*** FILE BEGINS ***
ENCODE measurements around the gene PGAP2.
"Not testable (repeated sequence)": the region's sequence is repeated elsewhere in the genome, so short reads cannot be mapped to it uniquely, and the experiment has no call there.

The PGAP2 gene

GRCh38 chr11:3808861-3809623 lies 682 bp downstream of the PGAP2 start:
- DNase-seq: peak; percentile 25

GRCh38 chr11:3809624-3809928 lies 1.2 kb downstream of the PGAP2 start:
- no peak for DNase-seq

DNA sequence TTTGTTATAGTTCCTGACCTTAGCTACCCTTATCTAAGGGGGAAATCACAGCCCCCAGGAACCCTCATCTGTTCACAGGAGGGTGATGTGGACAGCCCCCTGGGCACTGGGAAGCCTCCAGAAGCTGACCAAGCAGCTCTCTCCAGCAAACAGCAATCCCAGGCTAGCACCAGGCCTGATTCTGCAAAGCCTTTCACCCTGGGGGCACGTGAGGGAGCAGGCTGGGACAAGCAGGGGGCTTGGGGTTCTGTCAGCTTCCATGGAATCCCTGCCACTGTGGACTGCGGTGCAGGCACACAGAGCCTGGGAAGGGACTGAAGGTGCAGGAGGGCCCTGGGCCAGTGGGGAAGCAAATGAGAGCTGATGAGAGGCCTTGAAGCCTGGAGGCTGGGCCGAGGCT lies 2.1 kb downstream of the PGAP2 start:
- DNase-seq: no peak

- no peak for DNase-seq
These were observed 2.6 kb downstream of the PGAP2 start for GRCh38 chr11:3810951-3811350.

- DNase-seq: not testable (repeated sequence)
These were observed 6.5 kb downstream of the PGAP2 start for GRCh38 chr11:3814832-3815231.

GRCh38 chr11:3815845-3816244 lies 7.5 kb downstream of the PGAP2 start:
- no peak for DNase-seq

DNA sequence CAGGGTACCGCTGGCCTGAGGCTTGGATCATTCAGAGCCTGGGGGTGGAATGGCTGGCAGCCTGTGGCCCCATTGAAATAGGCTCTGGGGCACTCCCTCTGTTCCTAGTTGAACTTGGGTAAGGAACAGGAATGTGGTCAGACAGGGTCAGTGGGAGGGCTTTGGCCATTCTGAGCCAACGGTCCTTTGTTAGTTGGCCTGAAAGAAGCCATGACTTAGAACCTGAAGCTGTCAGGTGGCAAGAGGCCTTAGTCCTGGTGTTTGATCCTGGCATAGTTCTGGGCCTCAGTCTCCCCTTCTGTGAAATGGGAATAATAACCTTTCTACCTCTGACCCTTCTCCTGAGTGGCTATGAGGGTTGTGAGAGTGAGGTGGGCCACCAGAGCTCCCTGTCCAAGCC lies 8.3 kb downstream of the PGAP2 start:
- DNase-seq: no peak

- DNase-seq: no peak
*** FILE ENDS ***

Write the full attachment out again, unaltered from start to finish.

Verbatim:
ENCODE measurements around the gene PGAP2.
"Not testable (repeated sequence)": the region's sequence is repeated elsewhere in the genome, so short reads cannot be mapped to it uniquely, and the experiment has no call there.

The PGAP2 gene

GRCh38 chr11:3808861-3809623 lies 682 bp downstream of the PGAP2 start:
- DNase-seq: peak; percentile 25

GRCh38 chr11:3809624-3809928 lies 1.2 kb downstream of the PGAP2 start:
- no peak for DNase-seq

DNA sequence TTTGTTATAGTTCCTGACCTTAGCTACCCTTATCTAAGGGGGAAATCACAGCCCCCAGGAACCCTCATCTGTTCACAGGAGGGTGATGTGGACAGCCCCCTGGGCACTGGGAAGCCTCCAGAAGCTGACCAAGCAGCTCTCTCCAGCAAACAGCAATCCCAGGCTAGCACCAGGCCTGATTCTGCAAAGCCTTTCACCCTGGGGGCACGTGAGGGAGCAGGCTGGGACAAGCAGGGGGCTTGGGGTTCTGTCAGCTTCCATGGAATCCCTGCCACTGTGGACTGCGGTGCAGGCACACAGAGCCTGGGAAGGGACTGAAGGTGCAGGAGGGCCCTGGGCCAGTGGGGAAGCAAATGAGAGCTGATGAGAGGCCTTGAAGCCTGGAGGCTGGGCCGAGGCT lies 2.1 kb downstream of the PGAP2 start:
- DNase-seq: no peak

- no peak for DNase-seq
These were observed 2.6 kb downstream of the PGAP2 start for GRCh38 chr11:3810951-3811350.

- DNase-seq: not testable (repeated sequence)
These were observed 6.5 kb downstream of the PGAP2 start for GRCh38 chr11:3814832-3815231.

GRCh38 chr11:3815845-3816244 lies 7.5 kb downstream of the PGAP2 start:
- no peak for DNase-seq

DNA sequence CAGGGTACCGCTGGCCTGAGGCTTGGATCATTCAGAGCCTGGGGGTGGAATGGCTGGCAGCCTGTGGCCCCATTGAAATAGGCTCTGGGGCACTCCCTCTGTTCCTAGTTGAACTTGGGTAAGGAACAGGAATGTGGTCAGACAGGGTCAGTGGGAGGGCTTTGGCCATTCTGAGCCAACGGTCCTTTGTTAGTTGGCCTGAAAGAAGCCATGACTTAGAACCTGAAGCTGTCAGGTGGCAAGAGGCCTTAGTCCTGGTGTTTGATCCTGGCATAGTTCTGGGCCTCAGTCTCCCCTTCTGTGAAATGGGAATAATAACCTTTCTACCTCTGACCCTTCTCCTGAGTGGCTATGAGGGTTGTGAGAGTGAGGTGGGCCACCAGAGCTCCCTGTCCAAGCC lies 8.3 kb downstream of the PGAP2 start:
- DNase-seq: no peak

- DNase-seq: no peak